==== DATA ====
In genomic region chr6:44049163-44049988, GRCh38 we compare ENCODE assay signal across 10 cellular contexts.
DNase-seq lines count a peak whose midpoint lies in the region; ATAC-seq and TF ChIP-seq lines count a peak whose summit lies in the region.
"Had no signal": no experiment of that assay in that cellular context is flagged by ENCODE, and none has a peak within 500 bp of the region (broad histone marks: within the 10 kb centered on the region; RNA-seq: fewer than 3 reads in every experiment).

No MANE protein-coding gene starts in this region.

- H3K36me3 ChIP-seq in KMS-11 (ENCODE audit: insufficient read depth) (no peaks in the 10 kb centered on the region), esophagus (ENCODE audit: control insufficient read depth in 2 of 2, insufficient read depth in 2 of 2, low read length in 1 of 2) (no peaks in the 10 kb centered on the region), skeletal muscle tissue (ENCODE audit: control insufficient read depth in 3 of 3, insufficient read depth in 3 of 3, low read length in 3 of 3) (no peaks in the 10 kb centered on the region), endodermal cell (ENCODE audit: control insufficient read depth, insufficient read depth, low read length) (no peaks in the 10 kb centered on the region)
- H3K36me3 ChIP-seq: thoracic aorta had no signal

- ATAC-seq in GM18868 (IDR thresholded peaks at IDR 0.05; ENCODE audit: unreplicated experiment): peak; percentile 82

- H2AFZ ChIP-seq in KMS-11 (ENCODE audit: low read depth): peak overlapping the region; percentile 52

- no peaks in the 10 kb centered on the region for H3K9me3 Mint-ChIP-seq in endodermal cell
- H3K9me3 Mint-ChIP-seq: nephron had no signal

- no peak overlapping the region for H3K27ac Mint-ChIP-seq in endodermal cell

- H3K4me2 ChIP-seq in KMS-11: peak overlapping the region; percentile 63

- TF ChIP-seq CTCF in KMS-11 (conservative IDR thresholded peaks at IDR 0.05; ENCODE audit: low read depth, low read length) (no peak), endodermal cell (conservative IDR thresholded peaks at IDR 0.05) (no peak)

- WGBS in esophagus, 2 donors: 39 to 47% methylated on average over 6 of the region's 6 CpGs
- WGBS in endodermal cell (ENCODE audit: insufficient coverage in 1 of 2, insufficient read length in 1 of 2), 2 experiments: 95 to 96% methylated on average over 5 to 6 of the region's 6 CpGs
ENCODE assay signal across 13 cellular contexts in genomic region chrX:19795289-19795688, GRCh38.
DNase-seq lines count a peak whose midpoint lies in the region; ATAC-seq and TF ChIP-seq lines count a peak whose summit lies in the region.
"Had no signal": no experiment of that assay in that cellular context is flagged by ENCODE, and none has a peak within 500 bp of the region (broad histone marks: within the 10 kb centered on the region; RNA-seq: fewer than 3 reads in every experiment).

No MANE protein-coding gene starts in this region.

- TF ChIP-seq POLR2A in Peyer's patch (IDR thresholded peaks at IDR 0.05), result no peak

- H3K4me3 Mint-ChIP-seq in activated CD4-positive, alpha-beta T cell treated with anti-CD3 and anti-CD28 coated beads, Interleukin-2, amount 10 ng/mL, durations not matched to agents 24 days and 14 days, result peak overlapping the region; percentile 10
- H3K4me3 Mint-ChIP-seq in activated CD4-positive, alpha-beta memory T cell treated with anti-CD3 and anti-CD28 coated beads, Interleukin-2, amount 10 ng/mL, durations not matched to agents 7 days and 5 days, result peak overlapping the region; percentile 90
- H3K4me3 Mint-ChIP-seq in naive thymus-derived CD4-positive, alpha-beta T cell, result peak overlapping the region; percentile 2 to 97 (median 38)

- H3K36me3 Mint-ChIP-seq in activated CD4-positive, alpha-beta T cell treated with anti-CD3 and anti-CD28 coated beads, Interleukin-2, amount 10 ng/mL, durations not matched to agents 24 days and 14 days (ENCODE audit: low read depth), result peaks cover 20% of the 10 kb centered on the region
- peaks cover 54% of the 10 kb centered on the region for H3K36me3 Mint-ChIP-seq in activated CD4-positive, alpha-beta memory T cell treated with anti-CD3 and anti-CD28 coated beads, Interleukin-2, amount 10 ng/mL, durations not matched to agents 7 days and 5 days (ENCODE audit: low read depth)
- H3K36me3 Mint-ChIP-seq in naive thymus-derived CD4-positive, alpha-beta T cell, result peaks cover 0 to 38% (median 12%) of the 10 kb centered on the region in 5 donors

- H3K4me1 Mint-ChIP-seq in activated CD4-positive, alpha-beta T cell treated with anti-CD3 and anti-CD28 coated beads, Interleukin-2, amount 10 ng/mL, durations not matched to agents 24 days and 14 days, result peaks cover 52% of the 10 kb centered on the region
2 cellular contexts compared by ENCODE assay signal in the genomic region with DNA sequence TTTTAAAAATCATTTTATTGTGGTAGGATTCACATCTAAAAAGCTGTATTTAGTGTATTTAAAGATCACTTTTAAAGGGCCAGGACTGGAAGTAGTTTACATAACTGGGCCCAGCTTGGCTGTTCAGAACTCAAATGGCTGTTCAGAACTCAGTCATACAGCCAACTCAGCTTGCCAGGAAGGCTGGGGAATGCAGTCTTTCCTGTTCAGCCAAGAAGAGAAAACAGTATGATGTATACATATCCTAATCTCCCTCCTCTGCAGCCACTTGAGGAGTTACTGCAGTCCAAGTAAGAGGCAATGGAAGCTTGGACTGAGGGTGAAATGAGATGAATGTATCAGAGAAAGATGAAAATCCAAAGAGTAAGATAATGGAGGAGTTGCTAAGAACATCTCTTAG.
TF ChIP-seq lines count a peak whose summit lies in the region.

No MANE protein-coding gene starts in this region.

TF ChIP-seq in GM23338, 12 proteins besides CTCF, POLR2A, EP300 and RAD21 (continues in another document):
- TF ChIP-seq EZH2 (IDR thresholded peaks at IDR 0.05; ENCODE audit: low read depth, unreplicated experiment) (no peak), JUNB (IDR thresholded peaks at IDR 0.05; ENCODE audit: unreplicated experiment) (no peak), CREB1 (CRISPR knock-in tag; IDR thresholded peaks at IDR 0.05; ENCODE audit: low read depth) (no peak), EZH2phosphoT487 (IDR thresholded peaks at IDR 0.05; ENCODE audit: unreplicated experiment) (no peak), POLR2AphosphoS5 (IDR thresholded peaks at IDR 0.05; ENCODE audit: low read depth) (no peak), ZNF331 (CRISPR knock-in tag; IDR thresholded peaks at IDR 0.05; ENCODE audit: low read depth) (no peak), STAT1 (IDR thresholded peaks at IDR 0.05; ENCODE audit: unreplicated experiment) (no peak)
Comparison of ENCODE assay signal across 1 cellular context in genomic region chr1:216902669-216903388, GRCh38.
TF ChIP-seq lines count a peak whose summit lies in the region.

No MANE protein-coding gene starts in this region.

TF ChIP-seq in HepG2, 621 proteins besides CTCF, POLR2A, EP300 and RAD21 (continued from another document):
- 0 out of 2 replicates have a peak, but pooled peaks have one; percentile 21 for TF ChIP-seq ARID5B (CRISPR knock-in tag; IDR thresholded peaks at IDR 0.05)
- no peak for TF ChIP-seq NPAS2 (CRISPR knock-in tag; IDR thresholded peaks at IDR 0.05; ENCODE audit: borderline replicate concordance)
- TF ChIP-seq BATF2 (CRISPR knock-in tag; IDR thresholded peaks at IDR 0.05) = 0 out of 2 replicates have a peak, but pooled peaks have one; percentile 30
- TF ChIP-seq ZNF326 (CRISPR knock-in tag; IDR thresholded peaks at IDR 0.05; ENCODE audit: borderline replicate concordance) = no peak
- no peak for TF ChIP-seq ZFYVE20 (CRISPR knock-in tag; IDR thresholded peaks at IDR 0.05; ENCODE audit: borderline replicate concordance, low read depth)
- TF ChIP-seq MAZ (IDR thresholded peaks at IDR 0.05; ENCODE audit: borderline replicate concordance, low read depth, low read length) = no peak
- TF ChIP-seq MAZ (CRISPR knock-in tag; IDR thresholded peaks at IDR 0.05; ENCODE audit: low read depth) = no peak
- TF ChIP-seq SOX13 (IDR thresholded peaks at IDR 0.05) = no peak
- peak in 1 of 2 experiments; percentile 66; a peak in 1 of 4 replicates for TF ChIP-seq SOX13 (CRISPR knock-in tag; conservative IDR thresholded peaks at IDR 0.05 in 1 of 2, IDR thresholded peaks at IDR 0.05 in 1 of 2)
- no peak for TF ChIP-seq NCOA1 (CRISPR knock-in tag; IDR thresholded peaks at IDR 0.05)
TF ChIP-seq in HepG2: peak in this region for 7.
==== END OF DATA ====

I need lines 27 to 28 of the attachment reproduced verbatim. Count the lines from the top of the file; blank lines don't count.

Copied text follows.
- H3K4me1 Mint-ChIP-seq in activated CD4-positive, alpha-beta T cell treated with anti-CD3 and anti-CD28 coated beads, Interleukin-2, amount 10 ng/mL, durations not matched to agents 24 days and 14 days, result peaks cover 52% of the 10 kb centered on the region
2 cellular contexts compared by ENCODE assay signal in the genomic region with DNA sequence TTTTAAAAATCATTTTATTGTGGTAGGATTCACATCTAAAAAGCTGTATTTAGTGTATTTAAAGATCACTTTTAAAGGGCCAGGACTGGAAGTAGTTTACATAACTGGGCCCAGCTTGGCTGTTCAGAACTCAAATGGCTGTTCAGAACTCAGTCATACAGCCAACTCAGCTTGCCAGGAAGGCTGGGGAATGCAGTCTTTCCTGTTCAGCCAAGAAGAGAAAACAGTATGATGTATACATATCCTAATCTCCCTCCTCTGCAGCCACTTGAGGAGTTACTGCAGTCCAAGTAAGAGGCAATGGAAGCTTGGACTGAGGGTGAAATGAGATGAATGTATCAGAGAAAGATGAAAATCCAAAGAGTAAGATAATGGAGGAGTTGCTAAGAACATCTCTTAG.